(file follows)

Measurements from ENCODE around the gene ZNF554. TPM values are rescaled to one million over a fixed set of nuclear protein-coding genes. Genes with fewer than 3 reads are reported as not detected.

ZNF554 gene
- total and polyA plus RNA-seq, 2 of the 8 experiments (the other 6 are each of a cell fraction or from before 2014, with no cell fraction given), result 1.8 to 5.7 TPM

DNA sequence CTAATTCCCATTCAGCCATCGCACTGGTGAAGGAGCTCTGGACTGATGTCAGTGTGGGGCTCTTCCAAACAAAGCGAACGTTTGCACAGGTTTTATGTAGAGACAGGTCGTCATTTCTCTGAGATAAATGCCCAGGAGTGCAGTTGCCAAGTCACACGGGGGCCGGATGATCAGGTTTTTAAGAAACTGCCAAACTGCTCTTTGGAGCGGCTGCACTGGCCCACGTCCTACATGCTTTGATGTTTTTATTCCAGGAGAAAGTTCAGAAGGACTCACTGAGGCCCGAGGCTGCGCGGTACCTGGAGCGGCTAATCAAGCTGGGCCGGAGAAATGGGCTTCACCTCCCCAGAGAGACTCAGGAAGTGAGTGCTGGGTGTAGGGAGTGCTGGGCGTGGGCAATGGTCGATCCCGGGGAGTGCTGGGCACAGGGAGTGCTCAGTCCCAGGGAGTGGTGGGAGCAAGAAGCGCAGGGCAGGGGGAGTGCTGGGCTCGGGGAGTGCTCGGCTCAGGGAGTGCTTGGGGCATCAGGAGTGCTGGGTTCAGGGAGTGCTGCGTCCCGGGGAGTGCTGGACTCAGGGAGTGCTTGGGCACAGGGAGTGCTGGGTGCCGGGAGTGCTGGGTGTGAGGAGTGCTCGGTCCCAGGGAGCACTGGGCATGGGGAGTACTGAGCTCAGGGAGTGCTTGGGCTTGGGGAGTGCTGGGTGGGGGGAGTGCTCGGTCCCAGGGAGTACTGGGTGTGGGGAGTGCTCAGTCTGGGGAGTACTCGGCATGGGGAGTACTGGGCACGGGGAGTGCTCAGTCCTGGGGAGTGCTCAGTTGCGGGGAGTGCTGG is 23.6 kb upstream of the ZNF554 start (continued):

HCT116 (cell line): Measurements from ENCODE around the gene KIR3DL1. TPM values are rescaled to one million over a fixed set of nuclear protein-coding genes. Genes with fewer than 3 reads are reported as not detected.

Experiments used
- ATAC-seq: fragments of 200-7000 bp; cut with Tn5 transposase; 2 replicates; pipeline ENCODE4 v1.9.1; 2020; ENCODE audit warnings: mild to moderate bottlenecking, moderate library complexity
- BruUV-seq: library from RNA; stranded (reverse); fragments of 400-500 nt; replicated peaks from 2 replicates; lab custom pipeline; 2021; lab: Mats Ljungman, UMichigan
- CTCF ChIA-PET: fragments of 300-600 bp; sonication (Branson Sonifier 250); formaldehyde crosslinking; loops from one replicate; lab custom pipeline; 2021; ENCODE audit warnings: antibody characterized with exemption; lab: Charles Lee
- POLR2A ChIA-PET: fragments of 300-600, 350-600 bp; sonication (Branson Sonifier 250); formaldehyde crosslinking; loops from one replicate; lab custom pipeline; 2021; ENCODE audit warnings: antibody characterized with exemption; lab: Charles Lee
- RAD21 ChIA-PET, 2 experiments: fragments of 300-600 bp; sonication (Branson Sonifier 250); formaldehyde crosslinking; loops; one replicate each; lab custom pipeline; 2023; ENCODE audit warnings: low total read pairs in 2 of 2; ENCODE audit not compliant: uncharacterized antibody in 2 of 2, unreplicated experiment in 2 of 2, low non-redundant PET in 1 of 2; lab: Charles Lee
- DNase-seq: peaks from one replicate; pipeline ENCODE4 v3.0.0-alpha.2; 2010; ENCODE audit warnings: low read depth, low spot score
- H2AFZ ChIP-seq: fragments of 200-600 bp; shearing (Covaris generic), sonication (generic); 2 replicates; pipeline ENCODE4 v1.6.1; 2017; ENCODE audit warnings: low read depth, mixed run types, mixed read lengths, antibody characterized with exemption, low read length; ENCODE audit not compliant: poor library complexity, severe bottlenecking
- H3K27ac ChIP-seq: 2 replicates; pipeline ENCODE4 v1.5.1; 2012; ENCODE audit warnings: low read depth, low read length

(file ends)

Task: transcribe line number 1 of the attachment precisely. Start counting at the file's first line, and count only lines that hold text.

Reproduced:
Measurements from ENCODE around the gene ZNF554. TPM values are rescaled to one million over a fixed set of nuclear protein-coding genes. Genes with fewer than 3 reads are reported as not detected.